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Press Release

Jonathan Potts

For immediate release:
July 7, 2005

Carnegie Mellon Selects Tim Haggerty To Lead Its Nascent Humanities Scholars Program

Timothy J. Haggerty
PITTSBURGH—Historian Timothy J. Haggerty has been named the director of the Humanities Scholars Program by the College of Humanities and Social Sciences (H&SS) at Carnegie Mellon University.

The Humanities Scholars Program is a rigorous, four-year interdisciplinary program open by invitation to H&SS applicants. Besides taking seminars together throughout their undergraduate careers, the students have the option to live in the same dormitory cluster their first year at Carnegie Mellon in order to create a vibrant community of scholars. The program was launched in 2003, and 40 students currently are enrolled, including 17 incoming freshmen. During the 2003-04 academic year, the Humanities Scholars Program was led by Michael West, a teaching professor of French, whose leadership was critical in shepherding the program through its inaugural year.

"The program fosters excellent undergraduate work in the humanities. Carnegie Mellon is interested in developing H&SS as a place where the humanities are explored in ways that are different from traditional liberal arts schools, but that also don't take place at large, comprehensive universities," Haggerty said.

Haggerty earned his master's and doctor's degrees in history from Carnegie Mellon, and since 2000 he has been the associate director of the university's Center for the Arts in Society. He became acting director of the Humanities Scholars Program in September 2004. Previously, he worked as an assistant professor of history at Middle Tennessee State University, and he also has taught at Carnegie Mellon, Carlow University and St. Vincent College. He holds a bachelor's degree in history and a master's degree in city planning from the University of California at Berkeley.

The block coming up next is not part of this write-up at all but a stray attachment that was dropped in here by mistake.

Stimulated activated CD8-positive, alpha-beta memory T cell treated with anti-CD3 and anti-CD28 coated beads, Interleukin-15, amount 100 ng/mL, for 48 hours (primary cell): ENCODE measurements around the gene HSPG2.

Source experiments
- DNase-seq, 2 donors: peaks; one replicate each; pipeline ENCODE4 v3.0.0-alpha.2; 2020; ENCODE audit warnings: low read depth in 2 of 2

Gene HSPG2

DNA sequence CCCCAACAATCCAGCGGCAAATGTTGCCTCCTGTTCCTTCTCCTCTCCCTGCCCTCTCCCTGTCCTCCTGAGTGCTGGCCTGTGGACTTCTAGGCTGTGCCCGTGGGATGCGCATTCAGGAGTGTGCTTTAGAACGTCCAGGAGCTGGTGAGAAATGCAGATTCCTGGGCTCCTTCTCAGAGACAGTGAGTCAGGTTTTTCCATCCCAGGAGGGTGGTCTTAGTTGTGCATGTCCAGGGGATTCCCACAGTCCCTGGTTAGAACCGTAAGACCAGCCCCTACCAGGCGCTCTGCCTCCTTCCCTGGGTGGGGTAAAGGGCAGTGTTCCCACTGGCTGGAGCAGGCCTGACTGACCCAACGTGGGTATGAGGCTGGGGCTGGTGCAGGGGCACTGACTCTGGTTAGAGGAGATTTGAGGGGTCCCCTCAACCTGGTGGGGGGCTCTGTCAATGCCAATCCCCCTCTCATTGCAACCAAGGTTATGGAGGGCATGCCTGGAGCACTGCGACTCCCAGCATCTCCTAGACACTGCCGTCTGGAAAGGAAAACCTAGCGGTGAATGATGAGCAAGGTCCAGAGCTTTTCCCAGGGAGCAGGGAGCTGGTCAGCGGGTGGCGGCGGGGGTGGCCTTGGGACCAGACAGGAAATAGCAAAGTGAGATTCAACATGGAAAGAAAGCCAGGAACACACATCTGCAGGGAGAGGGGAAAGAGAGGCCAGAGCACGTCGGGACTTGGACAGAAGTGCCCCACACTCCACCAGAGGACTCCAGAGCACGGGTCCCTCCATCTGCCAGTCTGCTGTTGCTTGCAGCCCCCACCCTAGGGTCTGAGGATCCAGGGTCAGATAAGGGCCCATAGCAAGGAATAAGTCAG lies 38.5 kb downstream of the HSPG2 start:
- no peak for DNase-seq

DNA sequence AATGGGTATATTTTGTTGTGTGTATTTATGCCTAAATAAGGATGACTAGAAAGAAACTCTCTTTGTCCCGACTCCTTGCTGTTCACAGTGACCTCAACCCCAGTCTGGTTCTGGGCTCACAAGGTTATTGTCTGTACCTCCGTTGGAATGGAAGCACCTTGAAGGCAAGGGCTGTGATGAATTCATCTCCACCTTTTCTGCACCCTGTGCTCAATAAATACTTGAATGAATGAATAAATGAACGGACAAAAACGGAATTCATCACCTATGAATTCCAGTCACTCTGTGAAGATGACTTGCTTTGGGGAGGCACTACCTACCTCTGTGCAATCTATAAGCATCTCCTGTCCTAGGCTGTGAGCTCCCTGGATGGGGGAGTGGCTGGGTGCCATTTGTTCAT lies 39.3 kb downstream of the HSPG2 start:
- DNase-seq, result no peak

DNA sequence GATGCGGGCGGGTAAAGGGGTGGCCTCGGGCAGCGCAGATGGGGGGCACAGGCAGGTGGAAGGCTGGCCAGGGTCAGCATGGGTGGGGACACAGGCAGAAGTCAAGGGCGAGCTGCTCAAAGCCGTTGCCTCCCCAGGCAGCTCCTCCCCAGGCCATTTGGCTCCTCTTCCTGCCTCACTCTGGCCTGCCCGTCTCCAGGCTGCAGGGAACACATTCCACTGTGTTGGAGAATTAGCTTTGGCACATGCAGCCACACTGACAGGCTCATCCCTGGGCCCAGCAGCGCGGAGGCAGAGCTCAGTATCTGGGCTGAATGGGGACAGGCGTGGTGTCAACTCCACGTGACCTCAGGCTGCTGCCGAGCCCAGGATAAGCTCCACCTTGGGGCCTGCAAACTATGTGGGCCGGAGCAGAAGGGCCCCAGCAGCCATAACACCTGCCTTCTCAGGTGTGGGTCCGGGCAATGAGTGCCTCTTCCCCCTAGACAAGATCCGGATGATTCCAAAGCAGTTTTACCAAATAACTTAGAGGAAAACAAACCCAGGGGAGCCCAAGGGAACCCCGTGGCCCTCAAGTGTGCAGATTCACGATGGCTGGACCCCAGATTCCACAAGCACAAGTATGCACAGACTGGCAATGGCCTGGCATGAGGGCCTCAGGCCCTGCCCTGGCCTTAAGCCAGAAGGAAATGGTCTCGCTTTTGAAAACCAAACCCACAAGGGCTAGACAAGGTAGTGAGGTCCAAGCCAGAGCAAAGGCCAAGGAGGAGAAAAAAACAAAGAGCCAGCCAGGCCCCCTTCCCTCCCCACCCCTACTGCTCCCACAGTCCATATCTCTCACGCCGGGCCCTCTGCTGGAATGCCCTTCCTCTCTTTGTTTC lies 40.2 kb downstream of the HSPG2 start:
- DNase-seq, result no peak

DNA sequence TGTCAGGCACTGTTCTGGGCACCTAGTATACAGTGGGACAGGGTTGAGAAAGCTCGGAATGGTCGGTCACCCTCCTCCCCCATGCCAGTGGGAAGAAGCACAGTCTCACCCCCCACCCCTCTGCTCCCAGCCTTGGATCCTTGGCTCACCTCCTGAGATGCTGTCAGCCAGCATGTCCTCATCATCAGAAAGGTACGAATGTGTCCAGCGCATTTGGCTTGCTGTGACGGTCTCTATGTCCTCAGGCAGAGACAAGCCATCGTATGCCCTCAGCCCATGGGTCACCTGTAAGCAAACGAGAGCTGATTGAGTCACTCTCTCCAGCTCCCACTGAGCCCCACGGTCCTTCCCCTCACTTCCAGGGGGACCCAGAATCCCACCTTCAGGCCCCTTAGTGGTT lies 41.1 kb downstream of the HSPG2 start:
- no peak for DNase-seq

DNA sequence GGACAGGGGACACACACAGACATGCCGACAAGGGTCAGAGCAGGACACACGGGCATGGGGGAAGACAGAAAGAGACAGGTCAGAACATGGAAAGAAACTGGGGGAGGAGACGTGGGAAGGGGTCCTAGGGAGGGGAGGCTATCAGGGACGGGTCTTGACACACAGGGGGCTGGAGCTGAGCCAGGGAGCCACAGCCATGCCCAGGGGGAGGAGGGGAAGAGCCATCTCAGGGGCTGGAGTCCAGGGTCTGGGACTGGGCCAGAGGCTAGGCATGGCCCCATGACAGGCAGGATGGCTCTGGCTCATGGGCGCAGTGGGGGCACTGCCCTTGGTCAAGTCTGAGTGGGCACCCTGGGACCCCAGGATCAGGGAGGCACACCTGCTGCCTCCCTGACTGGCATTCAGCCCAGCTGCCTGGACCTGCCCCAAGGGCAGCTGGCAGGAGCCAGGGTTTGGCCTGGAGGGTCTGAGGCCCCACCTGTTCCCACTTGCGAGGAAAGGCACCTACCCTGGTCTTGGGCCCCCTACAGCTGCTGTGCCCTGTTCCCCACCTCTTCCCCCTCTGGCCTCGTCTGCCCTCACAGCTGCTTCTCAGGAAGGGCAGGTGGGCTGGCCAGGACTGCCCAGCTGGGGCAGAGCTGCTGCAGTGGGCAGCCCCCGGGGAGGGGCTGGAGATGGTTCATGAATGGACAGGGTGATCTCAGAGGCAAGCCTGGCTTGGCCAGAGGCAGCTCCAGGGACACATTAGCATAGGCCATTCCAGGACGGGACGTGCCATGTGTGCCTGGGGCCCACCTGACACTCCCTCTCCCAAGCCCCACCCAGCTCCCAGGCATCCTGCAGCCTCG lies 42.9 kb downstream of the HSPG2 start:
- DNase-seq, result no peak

"Tim Haggerty has provided outstanding leadership to the Humanities Scholars Program over the last year. He has a wonderful ability to inspire students and is exceptionally talented in shaping and leading new initiatives," said H&SS Dean John Lehoczky. "Tim's work with the Center for the Arts in Society has added a new dimension to the Humanities Scholars Program, and he is an ideal person to develop humanities research experiences for these students."

Haggerty said his goal is to expand the program to 80-100 students. He wants to integrate humanistic research throughout the curriculum and add a research seminar for seniors that he will supervise. Third-year students now will be able to receive research grants thanks to a donation from Carnegie Mellon alumnus Howard L. Ellin that will create a fund modeled on Carnegie Mellon's Small Undergraduate Research Grant program. In 2003, alumni Kim and Eric Giler established the Kim and Eric Giler Humanities Lecture Fund, which pays for visits by outside scholars and internal workshop events for students in the Humanities Scholars Program.

"The humanities are where we engage in public discourse. The humanities offer a sense of empowerment that one can take on discussions that inform our civic and public lives," Haggerty said.

The Humanities Scholars Program is part of the university's Humanities Initiative, a bold program to strengthen and broaden the humanities at Carnegie Mellon. The initiative also includes the Humanities Center, a collaborative research and education center between the university's four humanities departments, and the Center for the Arts in Society, which is a joint effort between H&SS and the College of Fine Arts.


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